Sticking to a healthy diet and exercise plan is crucial for people aiming to lose weight. A new study has revealed how getting regular, uninterrupted sleep can help people adhere to their diet and physical activity regime.

The study presented at the American Heart Association's Epidemiology, Prevention, Lifestyle & Cardiometabolic Health Scientific Sessions earlier this month analyzed if good sleep health was linked to how well people responded to the various lifestyle modifications prescribed to them in a weight loss program.

The researchers evaluated the lifestyle modifications of 125 participants, who were overweight. The analysis was based on their group session attendance, caloric intake, and time spent in moderate-vigorous activities.

The sleep quality and habits of the participants were also measured at three intervals during the 12-month program, based on regularity, satisfaction, alertness, timing, and efficiency

Participants, who had better sleep health, were found to be more regular at the group session, adhered to their caloric intake goals, and showed improvement in time spent in physical activities.

"Focusing on obtaining good sleep--seven to nine hours at night with a regular wake time along with waking refreshed and being alert throughout the day--may be an important behavior that helps people stick with their physical activity and dietary modification goals," said Christopher E. Kline, who led the research said.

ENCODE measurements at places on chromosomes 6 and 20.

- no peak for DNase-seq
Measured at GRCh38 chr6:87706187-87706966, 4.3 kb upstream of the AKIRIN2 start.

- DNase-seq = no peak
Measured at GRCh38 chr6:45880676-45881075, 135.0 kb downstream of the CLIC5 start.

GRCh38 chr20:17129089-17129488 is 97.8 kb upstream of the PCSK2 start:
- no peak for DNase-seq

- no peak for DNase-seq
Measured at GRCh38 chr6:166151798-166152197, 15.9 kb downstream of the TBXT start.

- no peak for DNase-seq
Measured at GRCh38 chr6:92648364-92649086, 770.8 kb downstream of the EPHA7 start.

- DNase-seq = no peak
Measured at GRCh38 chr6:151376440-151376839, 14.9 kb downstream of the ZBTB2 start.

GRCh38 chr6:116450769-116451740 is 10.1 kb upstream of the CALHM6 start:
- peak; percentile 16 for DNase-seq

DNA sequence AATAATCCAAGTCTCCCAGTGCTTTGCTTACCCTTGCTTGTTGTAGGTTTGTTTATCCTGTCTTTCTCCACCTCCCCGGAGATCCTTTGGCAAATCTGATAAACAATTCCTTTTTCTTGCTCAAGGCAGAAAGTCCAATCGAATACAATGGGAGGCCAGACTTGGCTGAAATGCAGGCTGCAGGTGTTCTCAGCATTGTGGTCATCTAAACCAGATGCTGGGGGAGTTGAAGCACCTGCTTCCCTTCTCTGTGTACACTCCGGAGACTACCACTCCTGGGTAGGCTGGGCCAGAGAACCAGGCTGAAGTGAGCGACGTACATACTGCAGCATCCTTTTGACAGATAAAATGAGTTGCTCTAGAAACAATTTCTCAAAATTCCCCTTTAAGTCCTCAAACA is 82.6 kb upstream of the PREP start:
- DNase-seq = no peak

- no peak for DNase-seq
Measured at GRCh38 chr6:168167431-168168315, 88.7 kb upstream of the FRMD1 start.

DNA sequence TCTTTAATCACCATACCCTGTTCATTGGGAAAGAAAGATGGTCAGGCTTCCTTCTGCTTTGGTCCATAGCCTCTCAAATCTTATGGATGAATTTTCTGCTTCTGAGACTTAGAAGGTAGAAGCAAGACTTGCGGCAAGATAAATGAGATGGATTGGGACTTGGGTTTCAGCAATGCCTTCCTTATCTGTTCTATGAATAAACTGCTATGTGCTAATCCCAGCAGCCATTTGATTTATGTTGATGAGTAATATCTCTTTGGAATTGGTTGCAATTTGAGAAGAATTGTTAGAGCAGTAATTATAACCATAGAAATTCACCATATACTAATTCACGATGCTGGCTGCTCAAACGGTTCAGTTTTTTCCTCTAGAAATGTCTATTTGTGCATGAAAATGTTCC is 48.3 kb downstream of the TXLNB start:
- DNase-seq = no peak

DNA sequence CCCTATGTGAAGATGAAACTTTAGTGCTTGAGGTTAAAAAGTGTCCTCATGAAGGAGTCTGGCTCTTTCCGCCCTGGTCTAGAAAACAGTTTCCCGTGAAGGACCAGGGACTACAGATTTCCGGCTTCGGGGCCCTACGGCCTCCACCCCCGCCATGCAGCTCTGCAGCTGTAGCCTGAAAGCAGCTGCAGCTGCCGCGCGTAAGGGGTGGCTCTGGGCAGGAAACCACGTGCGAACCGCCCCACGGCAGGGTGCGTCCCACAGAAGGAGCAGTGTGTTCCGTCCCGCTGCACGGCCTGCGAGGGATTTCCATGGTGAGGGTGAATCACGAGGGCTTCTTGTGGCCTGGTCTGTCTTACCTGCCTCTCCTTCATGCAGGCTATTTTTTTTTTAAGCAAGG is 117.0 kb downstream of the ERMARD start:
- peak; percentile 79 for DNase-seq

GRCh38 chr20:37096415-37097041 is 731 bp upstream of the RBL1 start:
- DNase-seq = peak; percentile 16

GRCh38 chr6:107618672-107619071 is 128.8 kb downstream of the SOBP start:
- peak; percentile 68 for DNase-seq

"A previous study of ours reported that better sleep health was associated with a significantly greater loss of body weight and fat among participants in a year-long, behavioral weight loss program," Kline added.

According to the American Heart Association, sleep is one of the key components for cardiovascular health, in addition to other factors like eating healthy food, being physically active, not smoking, maintaining a healthy weight, and controlling cholesterol, blood sugar, and blood pressure levels.

"There are over 100 studies linking sleep to weight gain and obesity, but this was a great example showing how sleep isn't just tied to weight itself, it's tied to the things we're doing to help manage our own weight. This could be because sleep impacts the things that drive hunger and cravings, your metabolism and your ability to regulate metabolism and the ability to make healthy choices in general," Michael A. Grandner, director of the Sleep and Health Research Program at the University of Arizona, said.